I vow to fully understand the Dharma so that I may teach it in a manner that is true, accurate and helpful. From the phone game, I know how degenerated a message may become. The Dharma is too precious to degrade. I have frequently talked about my desire to grasp the Dharma the way I had grasped Catholicism. To get to the point where action comes naturally without prior thought. At this point, knowledge becomes your blood and bones, there is no separation. It is you.

I vow to share the Dharma as freely as I have received it, with no personal gain as my motive. This aspiration is pristine, it leaves no dust. In fact, setting the goal of no gain as a motive is no motive at all. No dust, no trace, Pure Dharma in both word and action.

I vow to serve others with commitment, kindness, and integrity. This precept harkens back to the manner in which we should teach, inspiring. If we aspire to personality qualities that are gentle and inspire trust then the Dharma will flow whether we speak or not. Subhuti and Mogallana saw Buddha walking and knew instantly that he was the One. At work, there are many people who are committed, kind, and consistent. These are the people who really shine. This is what we should aspire to for the sake of the Dharma.

I vow to communicate in a direct and compassionate manner that promotes harmony and to refrain from speech that contains hidden or implied messages meant to cause harm or unhappiness. Right Speech. If we are practicing moment to moment, there is no possibility of harm from my mouth. I pray for a mouth that does no harm, does only good, and is only used for the good of others, I vow to liberate all beings from suffering and the causes of suffering. The only way to live this vow is to divest of the self, to accept the unity of all things as our true nature, and then we are caring all existence and become true Bodhisattvas.

I vow to treat others with respect and to refrain from behaving in a manner that violates, harms, or imposes revenge on others. We are one, if we harm others, we harm all of existence. Why so discord? Love is so powerful! The other night I was embroiled in an argument with my husband. At one point we touched and that was it. Argument ended.

I vow to conduct myself in a manner that is consistent with the Dharma: to remain humble and accessible and to refrain from arrogant and self important behavior. A teacher cannot be arrogant. A teacher should not even say that his way is the only way. There should be only offerings of gifts.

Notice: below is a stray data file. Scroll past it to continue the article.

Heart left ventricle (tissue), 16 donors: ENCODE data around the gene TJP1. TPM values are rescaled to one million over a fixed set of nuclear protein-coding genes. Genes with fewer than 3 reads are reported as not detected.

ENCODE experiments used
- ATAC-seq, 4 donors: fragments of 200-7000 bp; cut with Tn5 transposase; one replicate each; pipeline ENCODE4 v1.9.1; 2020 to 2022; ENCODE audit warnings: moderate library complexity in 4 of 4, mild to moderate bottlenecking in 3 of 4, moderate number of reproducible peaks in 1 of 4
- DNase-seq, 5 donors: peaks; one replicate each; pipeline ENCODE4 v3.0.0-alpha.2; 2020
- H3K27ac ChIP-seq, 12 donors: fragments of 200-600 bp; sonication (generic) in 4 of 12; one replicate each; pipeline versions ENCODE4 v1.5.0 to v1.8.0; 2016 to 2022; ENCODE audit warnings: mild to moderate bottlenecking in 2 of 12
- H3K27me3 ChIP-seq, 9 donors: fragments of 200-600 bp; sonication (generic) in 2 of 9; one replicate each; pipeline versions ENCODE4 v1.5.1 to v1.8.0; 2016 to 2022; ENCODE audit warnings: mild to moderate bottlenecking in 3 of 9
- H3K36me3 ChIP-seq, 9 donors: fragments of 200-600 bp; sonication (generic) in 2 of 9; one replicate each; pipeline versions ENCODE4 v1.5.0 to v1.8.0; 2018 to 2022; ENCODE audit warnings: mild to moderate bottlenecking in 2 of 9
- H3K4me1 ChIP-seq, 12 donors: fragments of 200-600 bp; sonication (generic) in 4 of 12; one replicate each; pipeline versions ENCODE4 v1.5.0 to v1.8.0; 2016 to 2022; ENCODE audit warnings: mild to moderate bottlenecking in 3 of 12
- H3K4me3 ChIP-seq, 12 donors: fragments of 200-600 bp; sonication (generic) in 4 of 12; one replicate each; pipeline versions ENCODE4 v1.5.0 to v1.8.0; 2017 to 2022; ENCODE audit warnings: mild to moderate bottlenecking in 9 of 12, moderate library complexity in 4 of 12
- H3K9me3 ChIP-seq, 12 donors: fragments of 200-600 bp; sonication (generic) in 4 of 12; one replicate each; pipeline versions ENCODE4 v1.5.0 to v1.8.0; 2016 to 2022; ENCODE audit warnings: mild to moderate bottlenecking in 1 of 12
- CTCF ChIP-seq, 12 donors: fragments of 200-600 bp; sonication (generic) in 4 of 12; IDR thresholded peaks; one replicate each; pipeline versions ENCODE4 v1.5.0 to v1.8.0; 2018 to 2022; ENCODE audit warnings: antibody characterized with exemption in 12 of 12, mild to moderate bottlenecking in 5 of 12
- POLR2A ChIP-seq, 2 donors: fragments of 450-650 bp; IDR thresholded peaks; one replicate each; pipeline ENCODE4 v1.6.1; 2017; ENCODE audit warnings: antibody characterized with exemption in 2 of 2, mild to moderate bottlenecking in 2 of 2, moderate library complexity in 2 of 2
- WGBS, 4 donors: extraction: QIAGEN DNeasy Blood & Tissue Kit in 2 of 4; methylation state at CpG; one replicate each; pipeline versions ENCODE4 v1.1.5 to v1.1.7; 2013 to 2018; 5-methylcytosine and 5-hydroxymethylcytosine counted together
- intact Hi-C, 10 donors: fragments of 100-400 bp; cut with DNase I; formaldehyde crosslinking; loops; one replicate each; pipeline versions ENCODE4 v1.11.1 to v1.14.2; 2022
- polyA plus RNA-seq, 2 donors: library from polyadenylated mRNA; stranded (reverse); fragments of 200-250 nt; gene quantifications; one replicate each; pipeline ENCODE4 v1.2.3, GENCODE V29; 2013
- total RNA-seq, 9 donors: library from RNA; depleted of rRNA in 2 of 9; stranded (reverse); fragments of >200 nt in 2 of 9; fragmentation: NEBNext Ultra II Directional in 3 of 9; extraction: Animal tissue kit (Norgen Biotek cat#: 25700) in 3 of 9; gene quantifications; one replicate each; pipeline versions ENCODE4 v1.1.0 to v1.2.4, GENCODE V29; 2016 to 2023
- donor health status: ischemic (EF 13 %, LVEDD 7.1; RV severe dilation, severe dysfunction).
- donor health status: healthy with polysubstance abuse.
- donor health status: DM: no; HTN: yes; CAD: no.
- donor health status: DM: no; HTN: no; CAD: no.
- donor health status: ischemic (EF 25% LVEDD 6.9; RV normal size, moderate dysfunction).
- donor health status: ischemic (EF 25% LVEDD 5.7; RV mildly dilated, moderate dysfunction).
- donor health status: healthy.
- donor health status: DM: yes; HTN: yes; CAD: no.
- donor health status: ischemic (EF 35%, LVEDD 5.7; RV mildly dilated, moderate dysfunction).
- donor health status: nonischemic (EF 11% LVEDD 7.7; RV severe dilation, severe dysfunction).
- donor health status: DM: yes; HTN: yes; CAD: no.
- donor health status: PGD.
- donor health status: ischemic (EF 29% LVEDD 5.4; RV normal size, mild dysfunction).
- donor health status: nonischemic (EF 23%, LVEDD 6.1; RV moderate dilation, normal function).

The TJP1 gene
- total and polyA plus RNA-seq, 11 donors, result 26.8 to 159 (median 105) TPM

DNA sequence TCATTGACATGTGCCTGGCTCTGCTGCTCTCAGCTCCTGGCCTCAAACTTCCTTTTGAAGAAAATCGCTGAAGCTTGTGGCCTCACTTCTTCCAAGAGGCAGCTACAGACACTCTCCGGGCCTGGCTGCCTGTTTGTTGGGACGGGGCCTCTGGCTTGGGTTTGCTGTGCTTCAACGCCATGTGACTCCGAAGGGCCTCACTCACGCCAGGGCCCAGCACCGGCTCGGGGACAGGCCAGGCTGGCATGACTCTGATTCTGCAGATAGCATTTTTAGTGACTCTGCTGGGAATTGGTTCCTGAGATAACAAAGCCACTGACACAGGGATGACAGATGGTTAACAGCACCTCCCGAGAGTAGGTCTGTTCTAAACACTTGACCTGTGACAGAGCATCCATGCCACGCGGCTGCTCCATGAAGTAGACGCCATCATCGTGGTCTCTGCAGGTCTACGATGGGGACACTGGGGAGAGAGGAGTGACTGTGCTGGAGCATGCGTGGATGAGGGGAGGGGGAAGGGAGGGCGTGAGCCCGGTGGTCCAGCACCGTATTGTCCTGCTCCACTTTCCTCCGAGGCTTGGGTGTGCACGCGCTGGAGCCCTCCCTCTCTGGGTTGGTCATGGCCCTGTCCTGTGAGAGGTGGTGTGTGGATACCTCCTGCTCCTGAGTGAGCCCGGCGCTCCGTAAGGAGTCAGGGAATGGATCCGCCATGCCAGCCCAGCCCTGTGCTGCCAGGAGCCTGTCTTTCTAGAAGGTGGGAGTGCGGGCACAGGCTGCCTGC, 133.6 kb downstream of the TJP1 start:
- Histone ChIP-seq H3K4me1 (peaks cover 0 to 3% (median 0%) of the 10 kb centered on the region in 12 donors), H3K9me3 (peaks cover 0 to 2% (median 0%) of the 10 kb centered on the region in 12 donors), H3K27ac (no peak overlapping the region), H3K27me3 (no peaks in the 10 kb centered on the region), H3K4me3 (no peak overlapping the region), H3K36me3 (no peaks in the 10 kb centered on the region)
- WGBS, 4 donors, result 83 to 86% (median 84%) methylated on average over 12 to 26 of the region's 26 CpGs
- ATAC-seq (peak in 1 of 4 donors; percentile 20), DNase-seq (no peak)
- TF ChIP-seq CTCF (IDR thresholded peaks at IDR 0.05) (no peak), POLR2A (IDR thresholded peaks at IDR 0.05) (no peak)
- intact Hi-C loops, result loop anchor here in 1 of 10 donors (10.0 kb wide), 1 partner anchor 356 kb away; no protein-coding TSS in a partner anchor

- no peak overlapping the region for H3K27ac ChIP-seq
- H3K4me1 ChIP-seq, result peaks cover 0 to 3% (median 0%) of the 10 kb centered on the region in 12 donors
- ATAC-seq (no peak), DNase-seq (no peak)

I vow to teach the Dharma with generosity and an open heart. What more attractive quality is there than the love of a mother? Total devotion. Look at all the human art that surrounds the Madonna. Turn east, the images of Quan Yin are everywhere. This is the Dharma itself in action. Your manner may say more than you words. Be gentle.

I vow to put the teachings of the Buddha Dharma into practice in my everyday life and teach others to do the same. Moment to moment, ceasing from evil, doing only good, doing good for others. Moment to moment, moment to moment.

I vow to be a Sangha member that acts with integrity and accountability. This can be taken on various different levels. For me, I believe it means taking ownership of the Sangha. I feel a responsibility as a Sangha member to keep the organization alive and functioning. I will do my utmost to support and nurture our Sangha.

I vow to share all offerings made to the Dharma or the Sangha. We are one, we receive as one. There is no separation, there is no separate self.
I vow to accept invitations given equally to all others and refrain from accepting invitations that exclude anyone based on gender, race, religion, physical condition or sexual orientation. Society abounds in separation. We can at least begin to heal the rift. We can reach out with open arms and let healing love flow.

I vow to be inclusive and invite all people equally regardless of gender, race, religion, physical condition or sexual orientation. We are one, invite them in. Open arm, only love.

I vow to conduct my livelihood in a manner that is helpful to myself and others and refrain from business practices that limit the freedom and happiness of others. My actions should benefit all. My livelihood is not really mine, it is ours. I could just as well be making thirteen dollars an hour in a physically challenging job. I am blessed with what I have, so blessed. It is not really mine.

I vow to give all Sangha members equal consideration and respect and refrain from engaging in any actions that might cause division and conflict. We must live the Dharma. The new member who may be different should be embraced. What meaning is there in someone’s award ways, only the ghost of judgmental thoughts. Even the blade of grass can teach. Relax and learn.

I vow to respect all clergy members and Dharmic objects. Once bowing ceases, Buddhism will cease. Physical movements that express respect have an effect on our own minds as well as the mind of the recipient of the respect. Bow to our clergy, they offer us all the love they can muster. Bow to statues who represent the unity that we share.